You can also find the instructions in Miss Mouse's Summer Magazine, which is available as a printed booklet, or as a digital download from Miss Mouse's Etsy shop

    (If you don't yet know who Miss Mouse is... you can find out here!) 

    If you'd like to, I'd love it if you wanted to share the contents of your pockets, or your little books! You can do that on social media using the hashtag #magpieinmypocket. Thank you! 

  4. eternal magpie customer feedback

    Yesterday I received this lovely message from Rebecca. 

    The first one of these dresses that I made for myself was because I was having surgery and needed something comfy to wear afterwards, so it's good to know that they work for other people too! 

    outfit: celestial dress and bloomers

    My own stars and moon dress is also getting a lot of wear this summer - it's a lovely lightweight cotton which is really comfortable to wear, and it washes and dries nice and quickly. 

    I have two in stock, one in a size 20-22, and one in size 26. I also have enough fabric left to make a couple more, which you can order in children's sizes, or in adult sizes.  

    So, here's to wishing Rebecca the best of luck in recovering from her surgery... and meanwhile we're happily discussing some gorgeous vintage curtains that are going to be turned into a dress one day - when they're not adorning Rebecca's windows!

  5. eternal magpie: smock cutting layout without fabric waste

    I've been wearing my ancient cheesecloth blouse since the heatwave started. As I pulled it from the washing line yesterday I realised that it's made entirely from rectangles, which means that no fabric waste was left over from its production. This has been bothering me lately. I've been making lavender bags and summer hats from my fabric scraps, and I donated a bag of bits to a friend who's organising a charity quilt project, but I still have more leftovers than I'd like. So... why not try and design the leftovers out?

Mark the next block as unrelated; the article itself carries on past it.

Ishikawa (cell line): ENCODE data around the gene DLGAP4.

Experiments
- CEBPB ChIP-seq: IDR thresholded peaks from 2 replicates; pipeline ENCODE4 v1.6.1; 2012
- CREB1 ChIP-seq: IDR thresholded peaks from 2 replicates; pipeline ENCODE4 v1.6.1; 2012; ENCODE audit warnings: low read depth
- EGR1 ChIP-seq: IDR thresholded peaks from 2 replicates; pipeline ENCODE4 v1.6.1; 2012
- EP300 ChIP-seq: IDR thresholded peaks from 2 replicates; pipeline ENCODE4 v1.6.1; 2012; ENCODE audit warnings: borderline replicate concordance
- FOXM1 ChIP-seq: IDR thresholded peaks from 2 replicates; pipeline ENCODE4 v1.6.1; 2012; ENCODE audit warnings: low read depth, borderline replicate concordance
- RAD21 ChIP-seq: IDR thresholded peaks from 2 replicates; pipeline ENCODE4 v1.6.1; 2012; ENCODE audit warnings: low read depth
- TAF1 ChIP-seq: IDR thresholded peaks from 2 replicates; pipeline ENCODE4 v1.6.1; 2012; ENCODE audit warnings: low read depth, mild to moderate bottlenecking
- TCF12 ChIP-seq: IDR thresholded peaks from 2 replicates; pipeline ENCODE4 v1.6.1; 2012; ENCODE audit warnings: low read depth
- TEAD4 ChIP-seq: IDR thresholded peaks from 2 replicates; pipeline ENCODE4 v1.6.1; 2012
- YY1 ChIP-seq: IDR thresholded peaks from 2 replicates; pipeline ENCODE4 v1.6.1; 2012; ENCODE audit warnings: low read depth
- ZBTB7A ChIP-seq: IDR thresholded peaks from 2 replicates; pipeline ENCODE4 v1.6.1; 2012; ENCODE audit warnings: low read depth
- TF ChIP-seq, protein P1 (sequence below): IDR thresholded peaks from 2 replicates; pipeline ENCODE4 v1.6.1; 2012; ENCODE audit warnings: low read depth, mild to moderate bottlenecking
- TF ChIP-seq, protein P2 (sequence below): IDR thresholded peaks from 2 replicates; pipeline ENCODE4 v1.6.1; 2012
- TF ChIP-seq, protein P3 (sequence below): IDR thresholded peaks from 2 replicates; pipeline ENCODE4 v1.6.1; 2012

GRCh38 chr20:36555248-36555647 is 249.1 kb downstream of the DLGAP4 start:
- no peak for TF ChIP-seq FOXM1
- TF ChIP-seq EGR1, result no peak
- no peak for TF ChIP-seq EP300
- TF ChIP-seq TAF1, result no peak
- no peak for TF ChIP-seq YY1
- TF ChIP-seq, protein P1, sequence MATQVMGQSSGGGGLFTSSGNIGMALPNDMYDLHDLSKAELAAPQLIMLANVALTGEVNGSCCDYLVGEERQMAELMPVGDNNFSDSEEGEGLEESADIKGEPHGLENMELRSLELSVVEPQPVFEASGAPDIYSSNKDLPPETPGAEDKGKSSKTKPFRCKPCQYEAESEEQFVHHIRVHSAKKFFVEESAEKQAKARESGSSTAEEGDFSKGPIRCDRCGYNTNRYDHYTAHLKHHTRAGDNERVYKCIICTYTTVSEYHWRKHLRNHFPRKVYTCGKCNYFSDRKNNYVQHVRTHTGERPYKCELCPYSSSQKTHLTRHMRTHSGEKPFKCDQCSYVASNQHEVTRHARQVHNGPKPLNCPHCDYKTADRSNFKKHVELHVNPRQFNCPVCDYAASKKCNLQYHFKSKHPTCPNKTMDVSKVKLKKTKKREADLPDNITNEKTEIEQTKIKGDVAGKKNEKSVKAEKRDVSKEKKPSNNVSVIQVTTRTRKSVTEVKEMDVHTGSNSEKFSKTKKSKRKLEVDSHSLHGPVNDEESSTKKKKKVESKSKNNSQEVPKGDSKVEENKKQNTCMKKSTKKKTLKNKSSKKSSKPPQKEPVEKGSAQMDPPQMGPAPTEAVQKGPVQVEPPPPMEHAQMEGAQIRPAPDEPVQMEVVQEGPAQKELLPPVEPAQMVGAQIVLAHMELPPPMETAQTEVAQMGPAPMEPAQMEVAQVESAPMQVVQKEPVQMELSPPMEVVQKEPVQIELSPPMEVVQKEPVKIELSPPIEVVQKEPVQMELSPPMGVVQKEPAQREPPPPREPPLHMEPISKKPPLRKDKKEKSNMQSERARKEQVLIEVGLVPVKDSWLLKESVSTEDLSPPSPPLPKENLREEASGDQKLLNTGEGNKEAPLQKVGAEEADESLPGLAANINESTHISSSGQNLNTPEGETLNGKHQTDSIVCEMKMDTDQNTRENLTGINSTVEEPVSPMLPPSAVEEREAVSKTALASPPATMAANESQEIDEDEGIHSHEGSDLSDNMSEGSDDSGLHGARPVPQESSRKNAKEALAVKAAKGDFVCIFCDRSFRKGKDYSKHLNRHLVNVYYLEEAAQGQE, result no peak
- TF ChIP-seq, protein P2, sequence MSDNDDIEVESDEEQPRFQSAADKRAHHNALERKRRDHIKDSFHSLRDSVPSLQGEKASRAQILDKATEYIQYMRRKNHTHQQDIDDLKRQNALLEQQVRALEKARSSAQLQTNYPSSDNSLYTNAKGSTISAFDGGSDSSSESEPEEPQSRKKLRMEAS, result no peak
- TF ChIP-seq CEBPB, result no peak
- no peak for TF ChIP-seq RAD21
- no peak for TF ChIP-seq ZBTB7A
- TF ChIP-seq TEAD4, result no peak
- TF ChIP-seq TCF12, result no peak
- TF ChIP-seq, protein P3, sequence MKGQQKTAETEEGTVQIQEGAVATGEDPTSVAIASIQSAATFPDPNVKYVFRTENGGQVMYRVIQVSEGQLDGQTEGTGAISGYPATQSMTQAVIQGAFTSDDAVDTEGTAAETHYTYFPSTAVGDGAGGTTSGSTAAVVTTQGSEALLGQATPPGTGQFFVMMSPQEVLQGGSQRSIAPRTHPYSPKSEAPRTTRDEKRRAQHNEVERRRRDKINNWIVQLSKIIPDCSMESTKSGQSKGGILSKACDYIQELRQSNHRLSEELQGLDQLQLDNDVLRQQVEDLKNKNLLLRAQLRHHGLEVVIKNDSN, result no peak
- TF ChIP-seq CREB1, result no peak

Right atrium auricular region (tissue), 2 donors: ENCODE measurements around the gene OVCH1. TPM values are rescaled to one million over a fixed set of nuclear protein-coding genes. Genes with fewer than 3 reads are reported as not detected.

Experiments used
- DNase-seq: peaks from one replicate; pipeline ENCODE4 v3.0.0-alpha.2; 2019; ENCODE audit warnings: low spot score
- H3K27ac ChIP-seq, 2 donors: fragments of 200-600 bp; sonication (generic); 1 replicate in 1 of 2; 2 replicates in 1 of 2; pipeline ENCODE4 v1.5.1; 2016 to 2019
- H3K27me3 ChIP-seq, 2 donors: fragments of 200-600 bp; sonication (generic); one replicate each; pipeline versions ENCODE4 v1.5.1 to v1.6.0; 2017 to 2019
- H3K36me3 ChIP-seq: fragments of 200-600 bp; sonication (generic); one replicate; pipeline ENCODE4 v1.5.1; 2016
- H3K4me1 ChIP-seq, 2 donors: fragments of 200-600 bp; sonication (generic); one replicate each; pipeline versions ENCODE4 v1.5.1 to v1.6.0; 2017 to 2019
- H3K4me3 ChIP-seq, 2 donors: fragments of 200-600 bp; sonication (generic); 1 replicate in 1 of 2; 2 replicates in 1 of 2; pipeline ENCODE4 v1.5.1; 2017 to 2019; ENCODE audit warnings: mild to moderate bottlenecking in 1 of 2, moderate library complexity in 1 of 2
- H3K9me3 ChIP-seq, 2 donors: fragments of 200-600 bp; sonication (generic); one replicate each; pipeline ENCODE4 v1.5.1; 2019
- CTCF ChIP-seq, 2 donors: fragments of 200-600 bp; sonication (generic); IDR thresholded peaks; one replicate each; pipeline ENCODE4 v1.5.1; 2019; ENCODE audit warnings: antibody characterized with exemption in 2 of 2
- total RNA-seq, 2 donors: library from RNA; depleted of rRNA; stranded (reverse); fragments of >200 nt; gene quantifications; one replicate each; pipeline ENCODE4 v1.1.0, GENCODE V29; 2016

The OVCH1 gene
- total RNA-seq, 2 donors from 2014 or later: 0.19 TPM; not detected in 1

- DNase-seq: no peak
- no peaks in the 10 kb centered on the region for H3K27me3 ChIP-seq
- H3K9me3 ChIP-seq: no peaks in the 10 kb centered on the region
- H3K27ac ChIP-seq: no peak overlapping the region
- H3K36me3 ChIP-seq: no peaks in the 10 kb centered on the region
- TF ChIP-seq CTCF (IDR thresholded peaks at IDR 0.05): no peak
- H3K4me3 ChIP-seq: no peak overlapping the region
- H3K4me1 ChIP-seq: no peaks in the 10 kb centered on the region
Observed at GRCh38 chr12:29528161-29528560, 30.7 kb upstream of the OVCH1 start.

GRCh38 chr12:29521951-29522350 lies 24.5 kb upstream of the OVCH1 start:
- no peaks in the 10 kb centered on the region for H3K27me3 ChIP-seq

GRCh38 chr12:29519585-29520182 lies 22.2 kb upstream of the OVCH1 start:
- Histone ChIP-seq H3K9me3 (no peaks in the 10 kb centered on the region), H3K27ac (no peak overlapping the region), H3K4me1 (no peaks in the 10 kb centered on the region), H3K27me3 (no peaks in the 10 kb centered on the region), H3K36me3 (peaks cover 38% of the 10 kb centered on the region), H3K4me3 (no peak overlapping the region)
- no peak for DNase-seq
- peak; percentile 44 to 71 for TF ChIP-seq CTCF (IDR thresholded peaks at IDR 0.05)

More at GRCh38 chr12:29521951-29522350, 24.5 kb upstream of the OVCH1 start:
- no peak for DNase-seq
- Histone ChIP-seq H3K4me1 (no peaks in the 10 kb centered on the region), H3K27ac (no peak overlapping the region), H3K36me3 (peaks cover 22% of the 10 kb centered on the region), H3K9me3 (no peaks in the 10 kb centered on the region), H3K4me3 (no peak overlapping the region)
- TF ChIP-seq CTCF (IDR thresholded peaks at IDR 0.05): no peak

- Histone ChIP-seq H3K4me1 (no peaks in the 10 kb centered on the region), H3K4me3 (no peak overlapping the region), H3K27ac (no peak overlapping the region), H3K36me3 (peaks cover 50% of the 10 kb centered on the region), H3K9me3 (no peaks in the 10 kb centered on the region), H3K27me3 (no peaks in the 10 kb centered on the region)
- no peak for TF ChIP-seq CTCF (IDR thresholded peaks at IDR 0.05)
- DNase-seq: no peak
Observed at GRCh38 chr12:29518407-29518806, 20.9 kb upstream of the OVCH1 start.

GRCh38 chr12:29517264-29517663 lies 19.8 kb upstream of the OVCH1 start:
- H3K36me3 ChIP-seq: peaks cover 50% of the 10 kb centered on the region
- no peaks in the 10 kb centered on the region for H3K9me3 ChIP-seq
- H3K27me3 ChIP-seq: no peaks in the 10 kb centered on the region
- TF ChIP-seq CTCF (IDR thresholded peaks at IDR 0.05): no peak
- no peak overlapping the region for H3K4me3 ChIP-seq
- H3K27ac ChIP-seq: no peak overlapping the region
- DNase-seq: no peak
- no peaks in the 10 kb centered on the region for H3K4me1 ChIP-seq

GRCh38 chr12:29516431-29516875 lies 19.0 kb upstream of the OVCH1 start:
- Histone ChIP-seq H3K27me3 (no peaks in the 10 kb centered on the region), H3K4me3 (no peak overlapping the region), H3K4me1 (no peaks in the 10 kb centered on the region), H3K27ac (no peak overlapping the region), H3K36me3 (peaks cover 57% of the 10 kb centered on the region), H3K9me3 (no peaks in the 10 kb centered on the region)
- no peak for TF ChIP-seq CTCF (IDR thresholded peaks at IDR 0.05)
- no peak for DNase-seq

This rang a bell with a cutting diagram that I'd seen in one of my textile history books... and here it is! How to cut a top or dress, using the maximum width of the fabric, without wasting a single piece. 

    eternal magpie: smock worn by Thomas Pitkin in around 1894

    The garment in question is one of these - a nineteenth century smock - but the construction is identical to the summer blouse I'm wearing today. 

    The first volunteering I did for the Museum of English Rural Life, about nine years ago, was documenting their collection of smocks, so I've been lucky enough to get my hands on about sixty examples of the real thing. Another volunteer and I took detailed measurements, studied whether they'd been stitched by hand or machine, and described the patterns of smocking and embroidery stitches on each garment. One particularly interesting thing we noticed was that the vast majority of the adult smocks were made from the same width of fabric, regardless of the size of the wearer. The side seams were almost always made from the selvedges, so we could see straight away that the entire width of fabric had been used. 

    I'm starting to feel an experiment coming on... not to replicate a 19th century smock, because I know how much time that would take! And probably not a 1970s or 80s smock like the ones in my pattern books. But maybe a pintucked blouse or a coat dress, made entirely from rectangles, with no scraps left over. I like that idea very much. 

    eternal magpie: liberty smocked aesthetic dress

    Mind you, there is one thing I'd like to replicate at some point... and that's a smocked aesthetic dress. Obviously this one has a much more complex construction, including a very heavily structured inner layer. Not quite the no-waste experiment I'm looking at right now, but isn't it gorgeous?